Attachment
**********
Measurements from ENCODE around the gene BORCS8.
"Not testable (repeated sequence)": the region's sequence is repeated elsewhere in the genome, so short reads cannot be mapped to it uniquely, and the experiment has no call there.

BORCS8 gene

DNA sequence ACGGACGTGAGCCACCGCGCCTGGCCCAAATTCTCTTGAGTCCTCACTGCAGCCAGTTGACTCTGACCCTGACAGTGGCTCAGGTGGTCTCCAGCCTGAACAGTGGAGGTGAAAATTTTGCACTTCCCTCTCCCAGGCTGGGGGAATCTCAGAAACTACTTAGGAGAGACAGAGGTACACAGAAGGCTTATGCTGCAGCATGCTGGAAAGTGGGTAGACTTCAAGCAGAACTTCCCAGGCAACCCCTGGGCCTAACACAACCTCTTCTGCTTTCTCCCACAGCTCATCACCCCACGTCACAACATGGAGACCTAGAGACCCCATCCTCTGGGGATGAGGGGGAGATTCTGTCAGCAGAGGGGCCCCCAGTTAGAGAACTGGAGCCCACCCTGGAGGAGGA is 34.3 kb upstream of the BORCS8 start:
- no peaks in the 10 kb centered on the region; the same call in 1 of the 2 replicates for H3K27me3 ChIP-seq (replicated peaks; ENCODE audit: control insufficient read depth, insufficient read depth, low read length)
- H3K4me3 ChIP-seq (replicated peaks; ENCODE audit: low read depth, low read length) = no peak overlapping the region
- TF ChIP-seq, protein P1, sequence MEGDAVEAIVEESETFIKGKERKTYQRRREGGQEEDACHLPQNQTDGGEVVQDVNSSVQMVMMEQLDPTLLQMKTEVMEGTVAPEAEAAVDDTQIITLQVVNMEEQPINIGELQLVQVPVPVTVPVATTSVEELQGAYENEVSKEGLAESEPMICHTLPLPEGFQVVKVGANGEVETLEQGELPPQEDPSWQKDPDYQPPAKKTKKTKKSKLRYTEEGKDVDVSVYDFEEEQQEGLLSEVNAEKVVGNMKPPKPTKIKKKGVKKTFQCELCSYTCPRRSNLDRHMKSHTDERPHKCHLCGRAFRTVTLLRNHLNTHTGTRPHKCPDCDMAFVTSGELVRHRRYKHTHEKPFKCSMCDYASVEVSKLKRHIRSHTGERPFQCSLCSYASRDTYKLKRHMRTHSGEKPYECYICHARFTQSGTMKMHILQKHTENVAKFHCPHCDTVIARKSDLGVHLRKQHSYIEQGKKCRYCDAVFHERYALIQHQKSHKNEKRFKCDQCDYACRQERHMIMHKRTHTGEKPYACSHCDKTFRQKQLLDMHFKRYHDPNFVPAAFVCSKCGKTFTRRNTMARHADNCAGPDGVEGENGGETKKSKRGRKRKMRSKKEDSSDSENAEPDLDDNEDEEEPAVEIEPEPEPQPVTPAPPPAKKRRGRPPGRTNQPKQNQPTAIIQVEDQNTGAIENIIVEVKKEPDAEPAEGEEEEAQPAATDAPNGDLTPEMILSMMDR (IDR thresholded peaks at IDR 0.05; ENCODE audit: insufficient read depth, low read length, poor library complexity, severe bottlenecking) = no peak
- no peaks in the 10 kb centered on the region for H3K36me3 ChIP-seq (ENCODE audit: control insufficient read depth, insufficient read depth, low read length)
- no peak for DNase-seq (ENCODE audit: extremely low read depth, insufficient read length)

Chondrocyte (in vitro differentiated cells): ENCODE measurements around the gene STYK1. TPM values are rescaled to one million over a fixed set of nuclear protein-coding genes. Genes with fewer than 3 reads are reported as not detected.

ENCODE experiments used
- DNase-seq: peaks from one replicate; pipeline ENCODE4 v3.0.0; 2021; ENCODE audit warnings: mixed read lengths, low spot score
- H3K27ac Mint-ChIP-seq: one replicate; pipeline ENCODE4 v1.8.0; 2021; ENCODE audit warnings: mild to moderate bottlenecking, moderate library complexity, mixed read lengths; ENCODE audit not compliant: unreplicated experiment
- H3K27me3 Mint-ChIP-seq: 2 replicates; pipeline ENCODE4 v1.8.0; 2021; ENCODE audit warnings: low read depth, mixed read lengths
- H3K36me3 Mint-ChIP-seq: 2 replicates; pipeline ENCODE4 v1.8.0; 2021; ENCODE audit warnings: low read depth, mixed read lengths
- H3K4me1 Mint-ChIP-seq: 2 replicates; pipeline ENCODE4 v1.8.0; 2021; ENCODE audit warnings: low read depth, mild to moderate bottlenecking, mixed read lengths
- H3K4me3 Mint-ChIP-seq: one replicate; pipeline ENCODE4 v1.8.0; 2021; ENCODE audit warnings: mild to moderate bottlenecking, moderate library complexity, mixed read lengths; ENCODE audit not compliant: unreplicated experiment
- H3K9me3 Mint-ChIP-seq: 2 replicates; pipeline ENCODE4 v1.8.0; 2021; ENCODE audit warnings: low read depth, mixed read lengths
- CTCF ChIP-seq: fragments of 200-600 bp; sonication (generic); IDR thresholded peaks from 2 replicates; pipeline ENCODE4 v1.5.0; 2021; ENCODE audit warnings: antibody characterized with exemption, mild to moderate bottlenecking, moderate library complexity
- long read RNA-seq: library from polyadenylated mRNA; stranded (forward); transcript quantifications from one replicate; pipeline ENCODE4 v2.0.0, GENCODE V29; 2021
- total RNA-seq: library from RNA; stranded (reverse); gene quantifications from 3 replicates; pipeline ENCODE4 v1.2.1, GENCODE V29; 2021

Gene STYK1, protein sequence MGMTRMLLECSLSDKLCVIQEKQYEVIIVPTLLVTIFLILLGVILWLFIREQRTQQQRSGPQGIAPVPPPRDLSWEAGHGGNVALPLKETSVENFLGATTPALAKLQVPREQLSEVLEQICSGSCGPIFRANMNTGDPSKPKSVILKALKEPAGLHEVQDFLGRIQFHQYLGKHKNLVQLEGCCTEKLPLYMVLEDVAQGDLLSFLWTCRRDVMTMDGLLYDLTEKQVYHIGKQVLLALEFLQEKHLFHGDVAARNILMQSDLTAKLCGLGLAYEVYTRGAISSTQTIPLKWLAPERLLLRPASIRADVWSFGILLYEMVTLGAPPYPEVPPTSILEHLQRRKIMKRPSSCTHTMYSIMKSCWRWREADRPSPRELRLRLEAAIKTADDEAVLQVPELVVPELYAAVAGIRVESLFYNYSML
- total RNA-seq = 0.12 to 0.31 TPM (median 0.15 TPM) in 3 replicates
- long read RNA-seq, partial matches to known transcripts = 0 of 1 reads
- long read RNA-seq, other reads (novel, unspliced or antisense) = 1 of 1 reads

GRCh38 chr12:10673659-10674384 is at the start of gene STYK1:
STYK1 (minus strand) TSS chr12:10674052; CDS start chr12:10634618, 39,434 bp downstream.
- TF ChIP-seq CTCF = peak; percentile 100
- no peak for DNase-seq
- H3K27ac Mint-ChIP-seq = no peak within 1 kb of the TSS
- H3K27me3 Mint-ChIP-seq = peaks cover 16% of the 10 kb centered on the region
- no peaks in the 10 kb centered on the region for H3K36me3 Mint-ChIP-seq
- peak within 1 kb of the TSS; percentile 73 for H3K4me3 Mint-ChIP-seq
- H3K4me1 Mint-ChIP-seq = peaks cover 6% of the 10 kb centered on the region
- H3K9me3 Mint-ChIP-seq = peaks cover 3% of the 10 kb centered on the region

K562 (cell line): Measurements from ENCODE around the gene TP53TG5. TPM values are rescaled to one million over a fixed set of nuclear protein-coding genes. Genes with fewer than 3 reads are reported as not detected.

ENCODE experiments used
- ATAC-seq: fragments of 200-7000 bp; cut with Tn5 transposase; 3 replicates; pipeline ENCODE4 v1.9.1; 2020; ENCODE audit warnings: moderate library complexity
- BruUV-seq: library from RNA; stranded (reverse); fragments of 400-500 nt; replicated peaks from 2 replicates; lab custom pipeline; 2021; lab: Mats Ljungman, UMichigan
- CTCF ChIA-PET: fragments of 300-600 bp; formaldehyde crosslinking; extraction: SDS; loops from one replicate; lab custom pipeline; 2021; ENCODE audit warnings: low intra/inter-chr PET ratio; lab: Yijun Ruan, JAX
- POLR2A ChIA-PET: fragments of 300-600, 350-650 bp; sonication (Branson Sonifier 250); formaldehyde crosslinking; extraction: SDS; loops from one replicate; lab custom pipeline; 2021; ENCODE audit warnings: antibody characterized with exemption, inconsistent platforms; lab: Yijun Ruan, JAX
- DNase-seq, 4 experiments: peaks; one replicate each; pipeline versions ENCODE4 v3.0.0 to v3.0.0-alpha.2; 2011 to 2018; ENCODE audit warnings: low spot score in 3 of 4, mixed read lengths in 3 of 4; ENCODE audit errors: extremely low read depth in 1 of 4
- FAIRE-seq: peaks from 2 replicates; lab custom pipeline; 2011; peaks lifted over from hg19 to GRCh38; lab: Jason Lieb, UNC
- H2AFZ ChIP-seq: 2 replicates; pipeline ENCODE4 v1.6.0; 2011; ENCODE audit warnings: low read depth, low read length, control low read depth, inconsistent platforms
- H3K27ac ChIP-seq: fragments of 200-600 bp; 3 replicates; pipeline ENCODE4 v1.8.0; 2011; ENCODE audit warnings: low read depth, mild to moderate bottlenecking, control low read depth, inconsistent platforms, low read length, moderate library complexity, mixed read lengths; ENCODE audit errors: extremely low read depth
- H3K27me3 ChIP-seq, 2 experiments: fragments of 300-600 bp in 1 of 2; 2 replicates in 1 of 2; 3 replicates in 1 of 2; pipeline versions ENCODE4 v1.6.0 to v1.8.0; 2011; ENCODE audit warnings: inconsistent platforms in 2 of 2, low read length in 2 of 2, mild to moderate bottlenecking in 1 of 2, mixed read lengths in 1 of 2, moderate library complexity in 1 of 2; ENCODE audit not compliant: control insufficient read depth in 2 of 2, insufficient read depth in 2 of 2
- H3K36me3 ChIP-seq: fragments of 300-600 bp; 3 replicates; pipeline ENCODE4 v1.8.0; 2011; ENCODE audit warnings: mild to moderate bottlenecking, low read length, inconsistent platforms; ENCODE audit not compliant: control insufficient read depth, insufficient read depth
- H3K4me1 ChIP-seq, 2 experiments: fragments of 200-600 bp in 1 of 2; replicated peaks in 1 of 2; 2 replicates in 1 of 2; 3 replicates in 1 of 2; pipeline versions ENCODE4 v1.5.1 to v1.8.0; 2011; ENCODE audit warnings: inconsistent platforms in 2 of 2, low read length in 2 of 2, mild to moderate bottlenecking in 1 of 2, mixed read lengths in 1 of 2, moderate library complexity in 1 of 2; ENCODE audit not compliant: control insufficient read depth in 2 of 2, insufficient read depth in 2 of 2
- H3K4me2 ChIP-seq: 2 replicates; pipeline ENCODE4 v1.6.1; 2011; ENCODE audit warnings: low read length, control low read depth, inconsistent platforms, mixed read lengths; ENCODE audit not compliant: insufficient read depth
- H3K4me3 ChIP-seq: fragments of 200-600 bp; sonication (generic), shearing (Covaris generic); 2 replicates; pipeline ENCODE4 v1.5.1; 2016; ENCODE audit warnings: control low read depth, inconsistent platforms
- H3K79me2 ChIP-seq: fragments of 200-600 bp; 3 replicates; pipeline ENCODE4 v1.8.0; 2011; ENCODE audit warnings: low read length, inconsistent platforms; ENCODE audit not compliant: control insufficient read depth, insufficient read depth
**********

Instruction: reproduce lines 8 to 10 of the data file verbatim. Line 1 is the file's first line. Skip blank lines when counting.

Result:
- no peaks in the 10 kb centered on the region for H3K36me3 ChIP-seq (ENCODE audit: control insufficient read depth, insufficient read depth, low read length)
- no peak for DNase-seq (ENCODE audit: extremely low read depth, insufficient read length)

Chondrocyte (in vitro differentiated cells): ENCODE measurements around the gene STYK1. TPM values are rescaled to one million over a fixed set of nuclear protein-coding genes. Genes with fewer than 3 reads are reported as not detected.